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bio website tkos.co.il
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visits member for 2 years, 3 months
seen Nov 13 '12 at 18:01

Software and hardware development, primarily for embedded Linux, FreeRTOS and Open Source technologies


Nov
13
comment What and where is the Kerith ravine?
Another question or hint - the story is a bit more complex that you have stated so far - Obadiah shows that not all Israel followed Baal, in fact, in Obadiah, Ahab chose a loyal servant of the LORD to run his palace, a person who secretly protected 100 prophets of the LORD in times of great danger, some of which was caused by Elijah's actions. What does that appointment say about Ahab? What is Kings saying about Elijah vs Obadiah and Elijah vs Moses? Is Kings making a comparson?
Nov
12
comment What and where is the Kerith ravine?
Compare Obadiah's response to the crisis with that of Elijah's, higlighted by the meeting between the two men. What is I Kings trying to tell us about these two ways of dealing with the challenges?
Nov
12
comment What and where is the Kerith ravine?
In the parallels that Kings draws between Elijah and Moses that you mention, how does Elijah come out in comparison with Moses? What is the implication of God feeding Israel in the wilderness manna versus feeding Elijah by means of an unclean fowl in the revine of "cutting off"? How does Elijah compare with Obadiah in the continuation of the story?
Nov
12
comment What and where is the Kerith ravine?
Have you considered the possibility that the author of Kings might not be refering to a geographical location? How is the word "cherith" used in other places in this chapter? If Elijah is a prophet, why should he need to be placed at God's mercy? What is this supposed to teach him that he wouldn't already know?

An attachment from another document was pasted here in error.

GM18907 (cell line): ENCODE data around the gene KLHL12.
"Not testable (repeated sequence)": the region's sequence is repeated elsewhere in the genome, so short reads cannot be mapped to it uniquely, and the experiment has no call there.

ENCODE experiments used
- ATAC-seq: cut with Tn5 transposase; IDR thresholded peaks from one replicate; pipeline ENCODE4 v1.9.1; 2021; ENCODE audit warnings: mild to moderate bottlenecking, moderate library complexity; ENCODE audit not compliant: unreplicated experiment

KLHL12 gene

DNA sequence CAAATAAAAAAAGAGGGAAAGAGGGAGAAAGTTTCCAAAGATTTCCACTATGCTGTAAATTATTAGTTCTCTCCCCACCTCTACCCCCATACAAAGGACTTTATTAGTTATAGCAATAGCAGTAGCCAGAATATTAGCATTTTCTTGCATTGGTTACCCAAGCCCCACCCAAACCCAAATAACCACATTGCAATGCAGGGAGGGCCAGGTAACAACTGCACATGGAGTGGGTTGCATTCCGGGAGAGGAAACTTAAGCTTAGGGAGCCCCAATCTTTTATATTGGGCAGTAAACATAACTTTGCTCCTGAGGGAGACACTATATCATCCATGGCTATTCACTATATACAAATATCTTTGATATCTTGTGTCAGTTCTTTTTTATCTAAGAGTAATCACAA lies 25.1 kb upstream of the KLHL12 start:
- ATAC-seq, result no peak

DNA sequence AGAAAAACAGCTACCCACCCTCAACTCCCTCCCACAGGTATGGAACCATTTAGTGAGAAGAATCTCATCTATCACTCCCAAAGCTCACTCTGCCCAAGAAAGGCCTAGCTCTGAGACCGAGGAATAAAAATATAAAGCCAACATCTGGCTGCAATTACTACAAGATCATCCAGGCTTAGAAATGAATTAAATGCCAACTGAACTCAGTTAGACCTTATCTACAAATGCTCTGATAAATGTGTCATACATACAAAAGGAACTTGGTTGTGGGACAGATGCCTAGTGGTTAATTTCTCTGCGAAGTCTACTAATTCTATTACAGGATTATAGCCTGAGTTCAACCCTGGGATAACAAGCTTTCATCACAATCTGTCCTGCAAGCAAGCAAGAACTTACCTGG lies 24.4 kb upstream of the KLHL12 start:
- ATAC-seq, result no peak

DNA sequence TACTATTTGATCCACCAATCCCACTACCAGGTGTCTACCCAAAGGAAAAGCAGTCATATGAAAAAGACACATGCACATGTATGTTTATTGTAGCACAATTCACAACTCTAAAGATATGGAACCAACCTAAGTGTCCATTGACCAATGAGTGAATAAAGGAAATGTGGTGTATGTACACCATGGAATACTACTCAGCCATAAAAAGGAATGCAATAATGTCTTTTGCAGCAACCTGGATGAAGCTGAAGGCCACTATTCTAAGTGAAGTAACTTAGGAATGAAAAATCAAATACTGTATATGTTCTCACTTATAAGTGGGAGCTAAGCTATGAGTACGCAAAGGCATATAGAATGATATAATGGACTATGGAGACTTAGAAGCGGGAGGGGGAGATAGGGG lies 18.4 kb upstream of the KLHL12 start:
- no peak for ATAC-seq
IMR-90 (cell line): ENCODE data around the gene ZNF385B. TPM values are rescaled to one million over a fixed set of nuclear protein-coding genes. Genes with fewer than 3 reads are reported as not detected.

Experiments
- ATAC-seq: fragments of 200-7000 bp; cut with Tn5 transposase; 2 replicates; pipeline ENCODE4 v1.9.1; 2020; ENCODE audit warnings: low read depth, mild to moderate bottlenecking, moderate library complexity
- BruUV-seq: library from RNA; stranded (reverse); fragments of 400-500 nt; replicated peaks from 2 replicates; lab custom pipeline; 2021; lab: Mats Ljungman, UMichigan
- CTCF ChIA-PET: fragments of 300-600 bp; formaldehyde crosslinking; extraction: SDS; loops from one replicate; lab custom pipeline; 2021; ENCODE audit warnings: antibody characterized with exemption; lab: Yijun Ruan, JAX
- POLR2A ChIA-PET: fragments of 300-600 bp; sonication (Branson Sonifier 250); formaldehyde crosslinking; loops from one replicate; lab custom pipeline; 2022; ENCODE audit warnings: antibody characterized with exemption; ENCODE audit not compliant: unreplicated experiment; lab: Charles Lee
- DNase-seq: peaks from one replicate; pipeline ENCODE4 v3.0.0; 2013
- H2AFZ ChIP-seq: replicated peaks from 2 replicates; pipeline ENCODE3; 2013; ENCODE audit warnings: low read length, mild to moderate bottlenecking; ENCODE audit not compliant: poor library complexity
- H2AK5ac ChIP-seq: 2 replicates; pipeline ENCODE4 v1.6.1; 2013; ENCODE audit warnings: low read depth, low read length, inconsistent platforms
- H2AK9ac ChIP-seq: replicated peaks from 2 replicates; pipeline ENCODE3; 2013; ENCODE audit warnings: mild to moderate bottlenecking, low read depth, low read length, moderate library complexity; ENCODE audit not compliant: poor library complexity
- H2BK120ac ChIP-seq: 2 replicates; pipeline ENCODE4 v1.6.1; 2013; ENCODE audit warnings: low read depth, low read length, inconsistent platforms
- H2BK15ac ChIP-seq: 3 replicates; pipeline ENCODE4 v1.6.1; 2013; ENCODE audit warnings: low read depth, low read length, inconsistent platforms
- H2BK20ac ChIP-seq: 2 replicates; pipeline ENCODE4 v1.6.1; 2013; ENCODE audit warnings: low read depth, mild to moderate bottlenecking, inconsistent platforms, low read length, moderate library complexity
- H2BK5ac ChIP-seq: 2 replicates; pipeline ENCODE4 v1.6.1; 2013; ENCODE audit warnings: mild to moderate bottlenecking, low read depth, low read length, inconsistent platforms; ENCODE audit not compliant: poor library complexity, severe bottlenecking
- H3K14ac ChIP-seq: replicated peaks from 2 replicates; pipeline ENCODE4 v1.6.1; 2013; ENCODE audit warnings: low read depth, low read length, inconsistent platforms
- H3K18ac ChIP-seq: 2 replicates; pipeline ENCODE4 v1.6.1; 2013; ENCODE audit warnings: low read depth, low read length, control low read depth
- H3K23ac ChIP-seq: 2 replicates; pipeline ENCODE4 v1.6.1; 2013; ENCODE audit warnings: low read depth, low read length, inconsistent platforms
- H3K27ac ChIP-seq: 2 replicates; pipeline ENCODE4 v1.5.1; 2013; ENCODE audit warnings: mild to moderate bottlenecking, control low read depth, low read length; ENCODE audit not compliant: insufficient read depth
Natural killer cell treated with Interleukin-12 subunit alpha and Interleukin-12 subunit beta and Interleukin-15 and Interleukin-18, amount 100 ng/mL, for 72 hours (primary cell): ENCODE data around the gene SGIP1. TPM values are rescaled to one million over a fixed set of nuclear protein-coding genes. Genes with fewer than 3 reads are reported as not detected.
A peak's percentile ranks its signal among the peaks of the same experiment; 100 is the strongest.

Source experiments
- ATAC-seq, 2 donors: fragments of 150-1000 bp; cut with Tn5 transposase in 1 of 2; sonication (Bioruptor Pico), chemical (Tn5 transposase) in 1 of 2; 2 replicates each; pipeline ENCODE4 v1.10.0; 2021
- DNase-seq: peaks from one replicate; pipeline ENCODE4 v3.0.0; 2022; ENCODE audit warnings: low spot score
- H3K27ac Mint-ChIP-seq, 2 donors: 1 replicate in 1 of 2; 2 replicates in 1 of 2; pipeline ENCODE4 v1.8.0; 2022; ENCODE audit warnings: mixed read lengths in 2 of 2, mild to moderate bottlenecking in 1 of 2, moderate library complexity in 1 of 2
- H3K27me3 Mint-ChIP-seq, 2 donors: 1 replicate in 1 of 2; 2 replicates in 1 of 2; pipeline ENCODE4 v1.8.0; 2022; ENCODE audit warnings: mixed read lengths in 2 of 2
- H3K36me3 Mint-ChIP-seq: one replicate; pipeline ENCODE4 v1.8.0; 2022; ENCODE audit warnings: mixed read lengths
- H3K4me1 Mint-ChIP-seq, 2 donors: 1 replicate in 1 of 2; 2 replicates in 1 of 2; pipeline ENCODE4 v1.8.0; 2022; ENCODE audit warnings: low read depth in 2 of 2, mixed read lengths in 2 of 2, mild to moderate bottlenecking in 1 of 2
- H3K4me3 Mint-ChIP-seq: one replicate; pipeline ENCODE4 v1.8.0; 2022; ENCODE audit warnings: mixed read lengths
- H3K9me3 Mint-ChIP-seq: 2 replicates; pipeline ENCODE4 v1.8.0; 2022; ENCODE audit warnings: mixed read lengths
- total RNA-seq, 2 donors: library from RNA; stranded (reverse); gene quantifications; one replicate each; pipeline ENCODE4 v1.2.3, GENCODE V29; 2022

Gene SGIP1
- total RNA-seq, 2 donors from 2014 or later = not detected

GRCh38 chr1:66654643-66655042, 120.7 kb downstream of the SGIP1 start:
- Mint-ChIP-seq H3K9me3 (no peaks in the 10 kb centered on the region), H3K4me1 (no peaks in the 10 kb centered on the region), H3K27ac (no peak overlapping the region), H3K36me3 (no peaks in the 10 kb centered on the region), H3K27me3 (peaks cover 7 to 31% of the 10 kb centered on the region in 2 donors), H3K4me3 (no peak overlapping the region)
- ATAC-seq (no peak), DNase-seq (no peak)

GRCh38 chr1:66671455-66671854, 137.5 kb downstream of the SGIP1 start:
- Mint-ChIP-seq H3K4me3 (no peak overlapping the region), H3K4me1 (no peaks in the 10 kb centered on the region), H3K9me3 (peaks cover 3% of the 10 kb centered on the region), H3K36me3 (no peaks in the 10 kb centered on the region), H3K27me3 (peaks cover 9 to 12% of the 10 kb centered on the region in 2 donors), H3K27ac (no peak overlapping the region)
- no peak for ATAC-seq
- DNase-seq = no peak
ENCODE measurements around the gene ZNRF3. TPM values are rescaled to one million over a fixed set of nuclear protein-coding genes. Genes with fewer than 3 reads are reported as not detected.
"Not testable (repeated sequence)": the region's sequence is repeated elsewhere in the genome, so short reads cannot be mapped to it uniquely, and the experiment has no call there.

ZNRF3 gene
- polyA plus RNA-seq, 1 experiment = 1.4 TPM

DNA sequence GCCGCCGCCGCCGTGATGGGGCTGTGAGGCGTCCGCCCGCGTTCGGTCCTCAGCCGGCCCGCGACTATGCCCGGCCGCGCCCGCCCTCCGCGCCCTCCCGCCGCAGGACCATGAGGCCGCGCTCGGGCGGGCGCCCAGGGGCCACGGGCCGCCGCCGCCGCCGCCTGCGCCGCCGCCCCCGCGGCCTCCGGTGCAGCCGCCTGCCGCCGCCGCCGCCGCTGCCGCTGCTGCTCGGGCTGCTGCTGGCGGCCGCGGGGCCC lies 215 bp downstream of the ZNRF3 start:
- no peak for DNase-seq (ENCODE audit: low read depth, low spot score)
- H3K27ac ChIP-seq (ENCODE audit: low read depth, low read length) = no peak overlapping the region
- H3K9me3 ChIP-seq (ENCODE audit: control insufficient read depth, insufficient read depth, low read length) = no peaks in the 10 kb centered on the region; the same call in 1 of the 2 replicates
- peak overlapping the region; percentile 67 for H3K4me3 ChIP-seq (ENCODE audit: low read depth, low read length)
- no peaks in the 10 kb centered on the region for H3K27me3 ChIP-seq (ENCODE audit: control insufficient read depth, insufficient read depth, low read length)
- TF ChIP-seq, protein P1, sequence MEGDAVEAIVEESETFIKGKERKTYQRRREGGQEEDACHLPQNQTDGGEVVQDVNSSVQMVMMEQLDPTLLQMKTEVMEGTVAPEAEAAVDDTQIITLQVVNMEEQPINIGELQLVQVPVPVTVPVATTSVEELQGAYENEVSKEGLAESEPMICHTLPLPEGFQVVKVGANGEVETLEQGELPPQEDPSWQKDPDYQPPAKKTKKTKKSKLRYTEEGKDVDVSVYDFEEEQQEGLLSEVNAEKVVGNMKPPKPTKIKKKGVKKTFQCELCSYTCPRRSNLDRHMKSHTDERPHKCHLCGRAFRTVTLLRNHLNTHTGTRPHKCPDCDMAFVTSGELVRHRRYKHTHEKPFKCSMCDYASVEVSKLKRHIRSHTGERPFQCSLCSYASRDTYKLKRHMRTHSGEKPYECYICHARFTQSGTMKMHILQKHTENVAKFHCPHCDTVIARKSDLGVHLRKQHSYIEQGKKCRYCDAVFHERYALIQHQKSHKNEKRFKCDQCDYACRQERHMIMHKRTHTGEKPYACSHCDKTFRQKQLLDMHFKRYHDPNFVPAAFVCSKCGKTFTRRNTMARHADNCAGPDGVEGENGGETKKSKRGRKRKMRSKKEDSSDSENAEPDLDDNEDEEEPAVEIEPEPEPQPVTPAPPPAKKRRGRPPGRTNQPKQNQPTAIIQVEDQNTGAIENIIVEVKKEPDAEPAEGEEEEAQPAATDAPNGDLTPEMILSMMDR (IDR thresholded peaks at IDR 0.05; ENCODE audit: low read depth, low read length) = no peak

Nov
2
comment What was Noah thinking when he sent a raven from the ark?
+1 for finding this in Luther.
Oct
29
comment Isaiah 1:18 white washing the scarlet?
@BlessedGeek Done
Oct
28
comment Isaiah 1:18 white washing the scarlet?
@BlessedGeek Its not that sins contain anything pure, they definitely do not. It's that even if their guilt looks as permanent as scarlet dye, it can be removed. The cleverness of the metaphor is that it uses something positive to allude to something very very negative, sins. This language is intended to re-kindle faith. Certainly it's better to be whole in the first place rather than have to go through the cycle of punishment and repentance. Of course, some of us seek punishment ;-) but that is not what the prophet is talking about in this verse.
Oct
24
comment How can the flight to Egypt in Matthew 2:15 be a fulfillment of Hosea 11:1?
@livingparadox I wouldn't call it weak reasoning in the context is the accepted hermeneutics of the time. In fact, its pretty strong for this type of claim.
Oct
23
comment How can the flight to Egypt in Matthew 2:15 be a fulfillment of Hosea 11:1?
@Mike I do my best to answer questions on this site based on my understanding of the intent of the author of the text, based on my knowledge of history, similar texts, and the languages of the period, whether or not I sympathise with the author of the text. My assumption is that no one posting a question on this site is looking for a response designed to support any particular theological position but is trying to understand the intent of the original author in his historical context.
Oct
23
comment What do the days of Obadyahu's youth concern us?